DeLaSalle Charter school is in financial trouble and has been placed on the state’s “financial stressed” list.
The school’s former superintendent was let go nearly two months ago and new leaders now say the problem can be fixed, but people will have to be laid off.
The Kansas City charter and alternative school is the only one in Missouri stuck in this financial corner.
The Missouri Department of Elementary and Secondary Education put the charter on the list in October for having reserve funding less than the state-mandated 3 percent of the school’s operating budget.
Phyllis Chase, director of the Charter School Center at UMKC, which sponsors DeLaSalle, said that for years the school had been overstating its enrollment an student attendance to the state.
“DeLaSalle has had a history of over-forecasting the number of students enrolled and the attendance of students,” Chase said.
At the end of the year when the school had to return the per-pupil dollars it had taken in for students who never enrolled or rarely showed up DeLaSalle was siphoning off its reserve to pay back the state. Two or three years of this practice, Chase said, damaged the school’s financial solvency.
The problems were discovered through an internal audit. Nothing that rose to the level of criminal was discovered, Chase said.
But, she said, “had we not intervened, there was a possibility of the school having to close at the end of this calendar year.”
To fix the problem at DeLaSalle, Chase said, “We have to live within our means.”
Six weeks ago the school hired Elizabeth Ann Sanders as executive director and brought in Gary Ballard, a retired local business man, as interim chief financial officer. Ballard who is a former member of the DeLaSalle board of trustees, has agreed to help as a volunteer to get the school’s finances in order.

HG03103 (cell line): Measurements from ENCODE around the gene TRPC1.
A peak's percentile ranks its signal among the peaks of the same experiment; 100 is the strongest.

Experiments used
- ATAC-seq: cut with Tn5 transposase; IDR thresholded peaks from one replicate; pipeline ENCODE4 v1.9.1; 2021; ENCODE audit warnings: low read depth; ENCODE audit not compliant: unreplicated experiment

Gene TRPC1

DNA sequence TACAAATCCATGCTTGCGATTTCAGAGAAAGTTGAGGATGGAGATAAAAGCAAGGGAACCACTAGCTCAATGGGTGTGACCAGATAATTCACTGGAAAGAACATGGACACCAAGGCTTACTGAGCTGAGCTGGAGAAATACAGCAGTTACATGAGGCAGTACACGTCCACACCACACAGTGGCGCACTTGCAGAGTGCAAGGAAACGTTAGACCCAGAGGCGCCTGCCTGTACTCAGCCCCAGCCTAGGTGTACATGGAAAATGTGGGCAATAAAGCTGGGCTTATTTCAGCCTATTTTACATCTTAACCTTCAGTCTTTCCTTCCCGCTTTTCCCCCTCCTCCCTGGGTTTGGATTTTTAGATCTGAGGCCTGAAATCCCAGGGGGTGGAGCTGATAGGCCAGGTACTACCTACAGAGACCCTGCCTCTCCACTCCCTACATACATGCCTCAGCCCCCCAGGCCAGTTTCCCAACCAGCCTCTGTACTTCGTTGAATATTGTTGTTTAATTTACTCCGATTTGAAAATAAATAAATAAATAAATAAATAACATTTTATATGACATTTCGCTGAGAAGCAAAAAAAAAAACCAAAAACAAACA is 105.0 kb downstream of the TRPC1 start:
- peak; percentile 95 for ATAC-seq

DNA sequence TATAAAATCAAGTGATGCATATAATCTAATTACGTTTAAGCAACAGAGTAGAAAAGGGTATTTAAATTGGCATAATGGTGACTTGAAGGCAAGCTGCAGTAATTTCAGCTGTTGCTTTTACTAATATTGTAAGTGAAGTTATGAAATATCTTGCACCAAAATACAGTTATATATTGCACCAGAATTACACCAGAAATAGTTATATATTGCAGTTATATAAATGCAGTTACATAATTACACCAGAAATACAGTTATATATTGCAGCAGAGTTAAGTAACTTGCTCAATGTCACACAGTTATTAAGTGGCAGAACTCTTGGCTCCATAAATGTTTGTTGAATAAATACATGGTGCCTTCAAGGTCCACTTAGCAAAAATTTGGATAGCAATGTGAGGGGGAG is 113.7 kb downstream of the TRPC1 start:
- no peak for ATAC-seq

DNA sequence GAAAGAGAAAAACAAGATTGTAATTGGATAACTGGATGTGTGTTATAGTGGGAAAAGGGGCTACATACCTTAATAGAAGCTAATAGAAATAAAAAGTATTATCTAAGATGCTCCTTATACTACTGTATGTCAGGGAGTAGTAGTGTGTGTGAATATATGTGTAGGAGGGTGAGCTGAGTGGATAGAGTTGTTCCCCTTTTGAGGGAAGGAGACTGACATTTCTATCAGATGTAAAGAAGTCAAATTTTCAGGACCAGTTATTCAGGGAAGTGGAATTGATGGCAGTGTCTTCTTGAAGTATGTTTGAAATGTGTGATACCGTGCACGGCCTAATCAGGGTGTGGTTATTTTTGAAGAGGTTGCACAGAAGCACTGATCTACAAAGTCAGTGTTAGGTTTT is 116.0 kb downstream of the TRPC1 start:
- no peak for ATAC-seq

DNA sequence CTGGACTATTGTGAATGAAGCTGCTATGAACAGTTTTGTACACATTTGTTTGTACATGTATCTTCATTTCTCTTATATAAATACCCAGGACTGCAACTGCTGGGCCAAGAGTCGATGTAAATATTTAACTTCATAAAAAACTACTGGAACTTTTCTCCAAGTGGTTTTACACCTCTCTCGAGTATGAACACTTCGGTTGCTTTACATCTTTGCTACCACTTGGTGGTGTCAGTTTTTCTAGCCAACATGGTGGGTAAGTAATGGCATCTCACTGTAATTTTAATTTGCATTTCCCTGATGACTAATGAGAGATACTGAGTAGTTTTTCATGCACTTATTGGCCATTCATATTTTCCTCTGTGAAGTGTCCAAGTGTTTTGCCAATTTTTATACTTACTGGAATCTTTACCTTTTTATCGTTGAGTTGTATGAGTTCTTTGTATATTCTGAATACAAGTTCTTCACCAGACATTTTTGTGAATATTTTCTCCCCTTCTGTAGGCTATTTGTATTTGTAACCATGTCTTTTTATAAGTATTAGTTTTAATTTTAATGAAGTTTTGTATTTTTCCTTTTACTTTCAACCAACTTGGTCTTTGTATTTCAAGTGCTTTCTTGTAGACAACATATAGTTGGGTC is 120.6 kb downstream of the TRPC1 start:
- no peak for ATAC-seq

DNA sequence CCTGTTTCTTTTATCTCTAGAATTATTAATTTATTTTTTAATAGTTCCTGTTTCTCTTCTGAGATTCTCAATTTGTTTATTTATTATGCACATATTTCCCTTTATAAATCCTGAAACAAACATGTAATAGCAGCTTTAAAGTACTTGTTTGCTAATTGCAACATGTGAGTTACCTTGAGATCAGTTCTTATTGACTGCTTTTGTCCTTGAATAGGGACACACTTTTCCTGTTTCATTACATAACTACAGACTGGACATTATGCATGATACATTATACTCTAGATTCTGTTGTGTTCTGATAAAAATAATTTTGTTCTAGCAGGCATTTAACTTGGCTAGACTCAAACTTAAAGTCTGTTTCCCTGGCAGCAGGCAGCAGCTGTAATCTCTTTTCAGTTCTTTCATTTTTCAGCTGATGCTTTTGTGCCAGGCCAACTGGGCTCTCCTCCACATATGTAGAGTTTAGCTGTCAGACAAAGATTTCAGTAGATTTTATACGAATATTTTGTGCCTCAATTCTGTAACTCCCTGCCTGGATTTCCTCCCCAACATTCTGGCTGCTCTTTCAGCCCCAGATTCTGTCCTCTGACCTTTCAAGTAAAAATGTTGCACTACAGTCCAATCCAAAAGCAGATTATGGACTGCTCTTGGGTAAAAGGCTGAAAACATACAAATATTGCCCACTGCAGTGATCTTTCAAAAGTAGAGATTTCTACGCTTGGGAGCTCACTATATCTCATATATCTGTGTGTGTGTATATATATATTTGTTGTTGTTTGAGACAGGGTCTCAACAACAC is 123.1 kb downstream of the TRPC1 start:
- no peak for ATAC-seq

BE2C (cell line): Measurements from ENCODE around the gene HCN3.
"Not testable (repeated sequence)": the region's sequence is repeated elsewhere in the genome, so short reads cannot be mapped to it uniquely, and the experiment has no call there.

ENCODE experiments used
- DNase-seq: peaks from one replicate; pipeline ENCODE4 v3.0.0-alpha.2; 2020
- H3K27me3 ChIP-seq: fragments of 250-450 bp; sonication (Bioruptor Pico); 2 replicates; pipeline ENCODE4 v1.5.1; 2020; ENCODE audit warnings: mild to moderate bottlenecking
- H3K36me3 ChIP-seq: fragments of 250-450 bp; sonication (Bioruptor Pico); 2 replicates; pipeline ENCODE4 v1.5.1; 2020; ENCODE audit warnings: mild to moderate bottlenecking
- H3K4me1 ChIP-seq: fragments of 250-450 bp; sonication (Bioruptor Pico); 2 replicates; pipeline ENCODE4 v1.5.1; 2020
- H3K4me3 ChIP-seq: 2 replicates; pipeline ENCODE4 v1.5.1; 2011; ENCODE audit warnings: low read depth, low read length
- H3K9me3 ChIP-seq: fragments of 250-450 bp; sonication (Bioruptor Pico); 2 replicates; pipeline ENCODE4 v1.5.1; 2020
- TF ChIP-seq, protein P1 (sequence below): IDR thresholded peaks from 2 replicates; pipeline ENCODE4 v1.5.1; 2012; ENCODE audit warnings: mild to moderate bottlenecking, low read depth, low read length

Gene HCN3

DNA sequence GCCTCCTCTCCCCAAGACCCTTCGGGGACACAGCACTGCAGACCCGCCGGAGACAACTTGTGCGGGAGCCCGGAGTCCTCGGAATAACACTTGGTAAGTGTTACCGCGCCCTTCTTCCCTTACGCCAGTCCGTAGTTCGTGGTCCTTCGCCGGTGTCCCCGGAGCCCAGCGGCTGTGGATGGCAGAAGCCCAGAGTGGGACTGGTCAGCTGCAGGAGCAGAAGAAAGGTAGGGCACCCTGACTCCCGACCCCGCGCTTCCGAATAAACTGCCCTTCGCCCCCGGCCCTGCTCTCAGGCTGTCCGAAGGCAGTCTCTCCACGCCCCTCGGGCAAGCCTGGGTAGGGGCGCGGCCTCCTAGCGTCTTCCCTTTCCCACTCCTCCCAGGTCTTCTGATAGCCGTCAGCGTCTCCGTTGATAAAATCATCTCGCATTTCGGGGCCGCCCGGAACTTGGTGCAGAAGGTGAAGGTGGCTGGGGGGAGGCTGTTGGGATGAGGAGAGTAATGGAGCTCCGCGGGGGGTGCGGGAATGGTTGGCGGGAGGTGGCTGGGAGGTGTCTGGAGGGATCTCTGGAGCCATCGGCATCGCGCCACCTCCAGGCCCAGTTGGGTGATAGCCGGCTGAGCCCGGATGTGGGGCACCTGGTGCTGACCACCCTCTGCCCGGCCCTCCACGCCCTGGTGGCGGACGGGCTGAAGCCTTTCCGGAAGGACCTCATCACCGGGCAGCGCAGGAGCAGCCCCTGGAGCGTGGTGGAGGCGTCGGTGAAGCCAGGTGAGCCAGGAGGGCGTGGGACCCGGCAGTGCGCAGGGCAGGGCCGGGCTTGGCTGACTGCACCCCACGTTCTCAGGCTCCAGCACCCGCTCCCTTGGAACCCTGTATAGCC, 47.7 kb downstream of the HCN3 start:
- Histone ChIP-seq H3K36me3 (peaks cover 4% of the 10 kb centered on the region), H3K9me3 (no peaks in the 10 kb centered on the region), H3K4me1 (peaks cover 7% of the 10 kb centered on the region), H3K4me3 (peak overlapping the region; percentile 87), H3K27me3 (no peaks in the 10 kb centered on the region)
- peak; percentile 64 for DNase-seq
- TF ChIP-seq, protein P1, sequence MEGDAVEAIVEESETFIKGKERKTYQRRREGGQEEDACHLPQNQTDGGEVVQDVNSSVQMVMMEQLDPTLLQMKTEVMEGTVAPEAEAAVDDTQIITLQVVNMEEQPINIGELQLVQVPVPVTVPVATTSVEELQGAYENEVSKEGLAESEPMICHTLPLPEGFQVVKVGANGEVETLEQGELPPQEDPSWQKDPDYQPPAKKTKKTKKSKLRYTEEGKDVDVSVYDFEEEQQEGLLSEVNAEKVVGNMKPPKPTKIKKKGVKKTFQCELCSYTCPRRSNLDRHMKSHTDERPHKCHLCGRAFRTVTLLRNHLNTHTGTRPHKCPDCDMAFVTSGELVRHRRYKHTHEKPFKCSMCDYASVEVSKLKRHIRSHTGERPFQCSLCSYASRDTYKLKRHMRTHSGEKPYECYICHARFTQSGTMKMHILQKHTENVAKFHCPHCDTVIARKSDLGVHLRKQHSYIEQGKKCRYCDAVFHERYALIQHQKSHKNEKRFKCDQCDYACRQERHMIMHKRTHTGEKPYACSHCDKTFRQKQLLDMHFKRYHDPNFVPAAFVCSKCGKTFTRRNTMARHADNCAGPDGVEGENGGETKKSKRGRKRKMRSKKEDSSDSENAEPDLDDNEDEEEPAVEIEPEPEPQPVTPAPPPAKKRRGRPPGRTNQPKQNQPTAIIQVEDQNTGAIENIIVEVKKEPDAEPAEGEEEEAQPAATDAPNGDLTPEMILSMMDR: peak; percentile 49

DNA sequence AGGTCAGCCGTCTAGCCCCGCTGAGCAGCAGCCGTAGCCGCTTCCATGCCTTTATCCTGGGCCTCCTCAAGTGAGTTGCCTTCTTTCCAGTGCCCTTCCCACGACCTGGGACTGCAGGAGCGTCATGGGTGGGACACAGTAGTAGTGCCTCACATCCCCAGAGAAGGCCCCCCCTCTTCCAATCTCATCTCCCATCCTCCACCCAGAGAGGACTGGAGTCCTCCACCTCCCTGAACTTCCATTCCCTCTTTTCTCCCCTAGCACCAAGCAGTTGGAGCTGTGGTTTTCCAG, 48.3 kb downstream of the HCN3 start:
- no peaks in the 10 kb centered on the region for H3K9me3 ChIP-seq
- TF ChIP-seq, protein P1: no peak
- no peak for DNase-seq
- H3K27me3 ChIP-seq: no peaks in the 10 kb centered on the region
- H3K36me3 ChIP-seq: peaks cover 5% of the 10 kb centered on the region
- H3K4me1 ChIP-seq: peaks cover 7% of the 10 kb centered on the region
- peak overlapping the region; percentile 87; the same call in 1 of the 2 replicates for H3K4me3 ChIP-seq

Last year Sanders, a former assistant superintendent in the Kansas City Public School District, was awarded the American Association of School Administrators’ Effie H. Jones Humanitarian Award for “dedicating her life to improving the quality of education and the quality of life for vulnerable children.”
She had previously been director of senior high education for the Olathe school district and was among the first African-American principals in the Blue Valley school district.
Operating a high school-only program, Sanders said, is expensive, because instead of having one teacher in a class that covers all subjects — the way elementary schools operate — high schools teachers are subject specific. You need a math teacher, an English teacher, a science teacher and so on.
“One of the first things that will happen is right-sizing,” Sanders said. An efficiency plan will mean several people on the staff and administrative side will likely be let go. No teachers will be laid off.
DeLaSalle, is an alternative high school that serves about 200 students who had not been successful, for various reasons, in the traditional high school setting.
The school has until Dec. 15 to submit a three-year turnaround and sustainability plan to the Missouri Department of Elementary and Secondary Education. The state will continue to monitor the school through its recovery.